Women largely contributed to the mobilizations, which change the Arab world: the ocean of women, veiled or not, from all social classes, marching throughout the capitals surprisingly united, all together to change the regime and end the repression, has surprised the world. The stereotypical image of the Arab women, waiting passively for their emancipation from the West, has now faded away from the collective mind. It teaches the West a good lesson as veiled Muslim women in Europe have to prove their credentials to be “tolerated” in feminist movement.

Their participation in protest movements will have also impressed Arab men who have welcomed their contribution to the rebellion. These revolts were first and foremost about changing the regime and not about feminist claims. Noor Jilal, a Bahrein woman, stated that women did not fight for “their rights but the rights of all”, to start with freedom and an equalitarian citizenship, but also, it must be said, a more important role for the women in the civil society.

Yet some questions remain: have these women now been forgotten? Which will be the next stage for women in the democratization process within the Arab societies? Which will be their real position in the governments that are now being shaped and in the democratic transition? For if it is essential to distinguish the revolutionary stage from the slow process towards the democracy, the true fight for freedom, justice and democracy is beginning only now.

After getting rid of the regime, it is necessary to refuse that these revolts’ meaning and female issues become hostage of other despots. Women must be able to take part in negotiations; some of them have died for their participation in these popular uprisings. The men would be in contradiction with the basic principles of these revolts if women were not associated with the decision-making process: women must be part of the Parliament, the Government as well as companies’ boards of directors in order to rebuild the country.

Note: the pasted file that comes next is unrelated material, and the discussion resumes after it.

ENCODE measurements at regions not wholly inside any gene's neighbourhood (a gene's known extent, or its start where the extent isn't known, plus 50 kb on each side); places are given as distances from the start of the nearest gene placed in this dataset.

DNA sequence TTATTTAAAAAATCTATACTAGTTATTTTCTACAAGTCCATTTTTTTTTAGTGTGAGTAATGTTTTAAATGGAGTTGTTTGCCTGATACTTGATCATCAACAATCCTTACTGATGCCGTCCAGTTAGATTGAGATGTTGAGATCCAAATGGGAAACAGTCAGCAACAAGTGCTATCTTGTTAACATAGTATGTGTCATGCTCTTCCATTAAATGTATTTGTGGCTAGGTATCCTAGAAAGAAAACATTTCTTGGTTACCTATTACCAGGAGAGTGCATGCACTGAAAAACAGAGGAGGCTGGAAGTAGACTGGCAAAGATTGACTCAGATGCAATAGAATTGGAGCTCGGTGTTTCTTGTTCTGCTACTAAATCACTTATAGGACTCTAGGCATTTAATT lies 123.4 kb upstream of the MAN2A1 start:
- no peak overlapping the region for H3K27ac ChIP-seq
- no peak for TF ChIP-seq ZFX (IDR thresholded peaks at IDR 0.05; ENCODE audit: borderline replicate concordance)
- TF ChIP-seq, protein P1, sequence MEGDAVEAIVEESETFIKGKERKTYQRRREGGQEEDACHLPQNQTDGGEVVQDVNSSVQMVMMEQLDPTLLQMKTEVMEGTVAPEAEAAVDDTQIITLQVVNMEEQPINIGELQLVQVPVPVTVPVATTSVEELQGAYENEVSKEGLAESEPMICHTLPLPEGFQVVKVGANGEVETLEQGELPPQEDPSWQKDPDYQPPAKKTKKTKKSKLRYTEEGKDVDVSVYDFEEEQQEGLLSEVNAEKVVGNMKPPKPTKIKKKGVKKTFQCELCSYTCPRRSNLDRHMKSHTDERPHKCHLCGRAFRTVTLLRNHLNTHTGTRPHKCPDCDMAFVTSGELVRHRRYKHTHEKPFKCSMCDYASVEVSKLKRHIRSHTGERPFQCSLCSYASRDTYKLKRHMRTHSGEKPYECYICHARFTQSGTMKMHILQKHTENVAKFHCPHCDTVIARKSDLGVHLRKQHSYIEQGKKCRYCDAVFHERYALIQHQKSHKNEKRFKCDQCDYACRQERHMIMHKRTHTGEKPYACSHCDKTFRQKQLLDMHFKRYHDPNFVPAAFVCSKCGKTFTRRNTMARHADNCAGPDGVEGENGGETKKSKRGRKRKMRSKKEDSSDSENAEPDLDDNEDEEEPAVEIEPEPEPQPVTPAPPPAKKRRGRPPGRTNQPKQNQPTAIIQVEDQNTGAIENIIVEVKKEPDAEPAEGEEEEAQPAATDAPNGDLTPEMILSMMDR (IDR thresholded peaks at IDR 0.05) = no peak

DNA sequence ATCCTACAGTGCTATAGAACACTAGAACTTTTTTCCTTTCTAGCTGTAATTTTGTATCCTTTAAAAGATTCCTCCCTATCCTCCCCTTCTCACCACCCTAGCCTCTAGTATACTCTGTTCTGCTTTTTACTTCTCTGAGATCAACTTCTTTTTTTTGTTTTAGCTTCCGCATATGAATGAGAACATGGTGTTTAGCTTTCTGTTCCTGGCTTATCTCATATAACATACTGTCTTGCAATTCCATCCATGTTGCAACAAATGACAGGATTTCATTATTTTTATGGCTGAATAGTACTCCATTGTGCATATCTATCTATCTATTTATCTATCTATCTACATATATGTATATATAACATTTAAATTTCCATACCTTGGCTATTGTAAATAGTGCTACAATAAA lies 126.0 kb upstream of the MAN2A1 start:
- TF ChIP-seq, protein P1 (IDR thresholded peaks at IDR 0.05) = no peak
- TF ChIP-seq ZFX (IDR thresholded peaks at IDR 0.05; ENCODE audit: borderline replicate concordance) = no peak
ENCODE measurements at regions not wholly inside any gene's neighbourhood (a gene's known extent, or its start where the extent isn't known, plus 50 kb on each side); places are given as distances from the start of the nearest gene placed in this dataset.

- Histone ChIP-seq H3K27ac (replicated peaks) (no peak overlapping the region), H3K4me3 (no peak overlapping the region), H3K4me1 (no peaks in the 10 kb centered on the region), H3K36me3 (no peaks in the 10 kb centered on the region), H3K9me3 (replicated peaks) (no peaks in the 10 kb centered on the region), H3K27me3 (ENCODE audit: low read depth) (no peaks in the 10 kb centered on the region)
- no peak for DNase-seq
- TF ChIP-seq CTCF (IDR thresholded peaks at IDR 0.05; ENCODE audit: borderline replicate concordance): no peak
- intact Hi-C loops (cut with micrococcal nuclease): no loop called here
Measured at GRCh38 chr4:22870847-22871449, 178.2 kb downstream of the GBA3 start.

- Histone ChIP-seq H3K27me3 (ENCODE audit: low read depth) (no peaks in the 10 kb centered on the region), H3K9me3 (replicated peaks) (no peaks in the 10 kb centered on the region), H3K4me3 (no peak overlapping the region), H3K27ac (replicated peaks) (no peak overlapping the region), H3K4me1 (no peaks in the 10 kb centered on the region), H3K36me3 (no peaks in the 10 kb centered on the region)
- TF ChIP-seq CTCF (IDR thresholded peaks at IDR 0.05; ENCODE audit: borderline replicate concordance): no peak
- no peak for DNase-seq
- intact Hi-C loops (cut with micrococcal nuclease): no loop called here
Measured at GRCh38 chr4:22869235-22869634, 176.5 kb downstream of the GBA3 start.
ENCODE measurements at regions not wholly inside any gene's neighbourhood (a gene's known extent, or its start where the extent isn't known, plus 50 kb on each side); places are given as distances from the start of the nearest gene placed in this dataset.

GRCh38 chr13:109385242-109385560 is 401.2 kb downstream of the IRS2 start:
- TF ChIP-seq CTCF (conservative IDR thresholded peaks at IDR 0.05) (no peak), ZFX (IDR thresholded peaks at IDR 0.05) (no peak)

Whereas revolts are “slowing down” it is time to consider fights against sex discriminations in political spheres, following the example of the Pakistani Constitution which prohibits it: approximately a quarter of the Parliament’s members are women in spite of strong cultural discriminations.
Freedom’s promises will require women’s participation in the new political parties, because they have proved widely that they can act as effective partners side by side with men.
Despite some frustration, determination and optimism remain so as history does not repeat itself.
Consequently the prize awarded to Tawakkul Karman will bring back the Yemeni revolts on the agenda and will probably help to get rid of other Arab regimes. This “recognition” paid by the international community for women’s role in the freedom’s process of the Arab societies will give “confidence” to women in areas where their participation in politics has been long less than tolerable.

Tawakkul is the Arabic word for “confidence”, it is a predestination in this new era which opens the way for a female revival all over the world, hence she became the symbol of a whole activist generation of revolutionary and autonomous women who have astonished the whole world.

Women’s mass participation in the demonstrations in Egypt, Tunisia and Yemen will have proved to the world that reforms leading to democratization of a society and greater respect for human rights is not only the preserve of the West. These values are universal and form the common moral inheritance shared by all human beings.
May this reward to the one who has been inspired by Mahatma Gandhi, Nelson Mandela and Martin Luther King, and which is the result of a long peaceful struggle for freedom and respect towards human dignity, be useful.

May this “confidence” in the future be the flourishing fulfilment of women from all over the world, united in their faith in justice, freedom and democracy.